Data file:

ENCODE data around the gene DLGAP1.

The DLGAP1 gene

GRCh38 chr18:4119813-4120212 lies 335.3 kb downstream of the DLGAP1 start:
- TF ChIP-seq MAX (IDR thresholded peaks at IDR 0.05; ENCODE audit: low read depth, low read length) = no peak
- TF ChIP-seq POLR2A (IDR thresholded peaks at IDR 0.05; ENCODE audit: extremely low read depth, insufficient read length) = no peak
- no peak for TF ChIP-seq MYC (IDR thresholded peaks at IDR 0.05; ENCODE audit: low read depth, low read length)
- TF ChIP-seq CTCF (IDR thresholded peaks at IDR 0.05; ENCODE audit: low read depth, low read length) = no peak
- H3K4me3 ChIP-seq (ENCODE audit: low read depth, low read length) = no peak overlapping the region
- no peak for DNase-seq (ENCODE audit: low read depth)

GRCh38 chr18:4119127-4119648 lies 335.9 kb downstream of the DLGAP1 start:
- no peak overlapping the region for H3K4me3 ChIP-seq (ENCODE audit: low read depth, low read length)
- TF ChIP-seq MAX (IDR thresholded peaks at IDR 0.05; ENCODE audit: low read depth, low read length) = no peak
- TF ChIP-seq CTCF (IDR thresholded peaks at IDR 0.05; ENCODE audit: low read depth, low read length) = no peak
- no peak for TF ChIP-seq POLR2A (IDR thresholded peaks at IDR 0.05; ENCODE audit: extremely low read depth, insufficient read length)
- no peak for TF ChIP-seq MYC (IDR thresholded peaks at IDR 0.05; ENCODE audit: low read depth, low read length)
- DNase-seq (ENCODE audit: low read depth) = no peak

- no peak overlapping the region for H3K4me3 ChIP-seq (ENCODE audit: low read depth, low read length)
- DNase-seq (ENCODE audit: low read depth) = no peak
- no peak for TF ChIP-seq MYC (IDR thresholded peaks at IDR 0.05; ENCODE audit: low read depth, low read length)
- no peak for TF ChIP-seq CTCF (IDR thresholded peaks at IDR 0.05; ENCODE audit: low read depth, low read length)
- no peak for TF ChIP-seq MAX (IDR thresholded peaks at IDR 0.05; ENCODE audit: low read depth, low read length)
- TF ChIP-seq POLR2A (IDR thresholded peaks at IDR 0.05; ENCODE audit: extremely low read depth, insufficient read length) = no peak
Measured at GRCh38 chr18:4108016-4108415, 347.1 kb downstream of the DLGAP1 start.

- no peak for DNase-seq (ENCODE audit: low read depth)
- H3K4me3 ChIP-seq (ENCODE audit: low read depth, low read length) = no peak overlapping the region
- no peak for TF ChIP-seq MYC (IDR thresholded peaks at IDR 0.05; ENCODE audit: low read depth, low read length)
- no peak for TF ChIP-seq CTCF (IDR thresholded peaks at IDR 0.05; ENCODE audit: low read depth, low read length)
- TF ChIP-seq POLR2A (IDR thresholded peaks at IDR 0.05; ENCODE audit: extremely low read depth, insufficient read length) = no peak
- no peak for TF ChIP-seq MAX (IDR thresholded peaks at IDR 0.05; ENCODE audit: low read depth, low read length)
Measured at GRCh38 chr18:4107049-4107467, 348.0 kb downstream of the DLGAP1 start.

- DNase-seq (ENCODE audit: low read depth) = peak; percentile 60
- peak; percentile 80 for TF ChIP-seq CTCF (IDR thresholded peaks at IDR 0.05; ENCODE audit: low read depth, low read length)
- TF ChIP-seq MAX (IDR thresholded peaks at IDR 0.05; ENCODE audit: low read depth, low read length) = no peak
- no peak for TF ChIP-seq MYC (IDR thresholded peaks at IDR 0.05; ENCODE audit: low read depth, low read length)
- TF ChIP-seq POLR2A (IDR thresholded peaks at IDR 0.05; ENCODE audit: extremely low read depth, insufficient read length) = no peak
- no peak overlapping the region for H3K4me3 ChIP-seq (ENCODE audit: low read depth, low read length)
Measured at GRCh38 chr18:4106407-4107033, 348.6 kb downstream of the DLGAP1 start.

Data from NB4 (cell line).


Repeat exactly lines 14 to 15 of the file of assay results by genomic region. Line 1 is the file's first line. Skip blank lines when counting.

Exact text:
- no peak for TF ChIP-seq POLR2A (IDR thresholded peaks at IDR 0.05; ENCODE audit: extremely low read depth, insufficient read length)
- no peak for TF ChIP-seq MYC (IDR thresholded peaks at IDR 0.05; ENCODE audit: low read depth, low read length)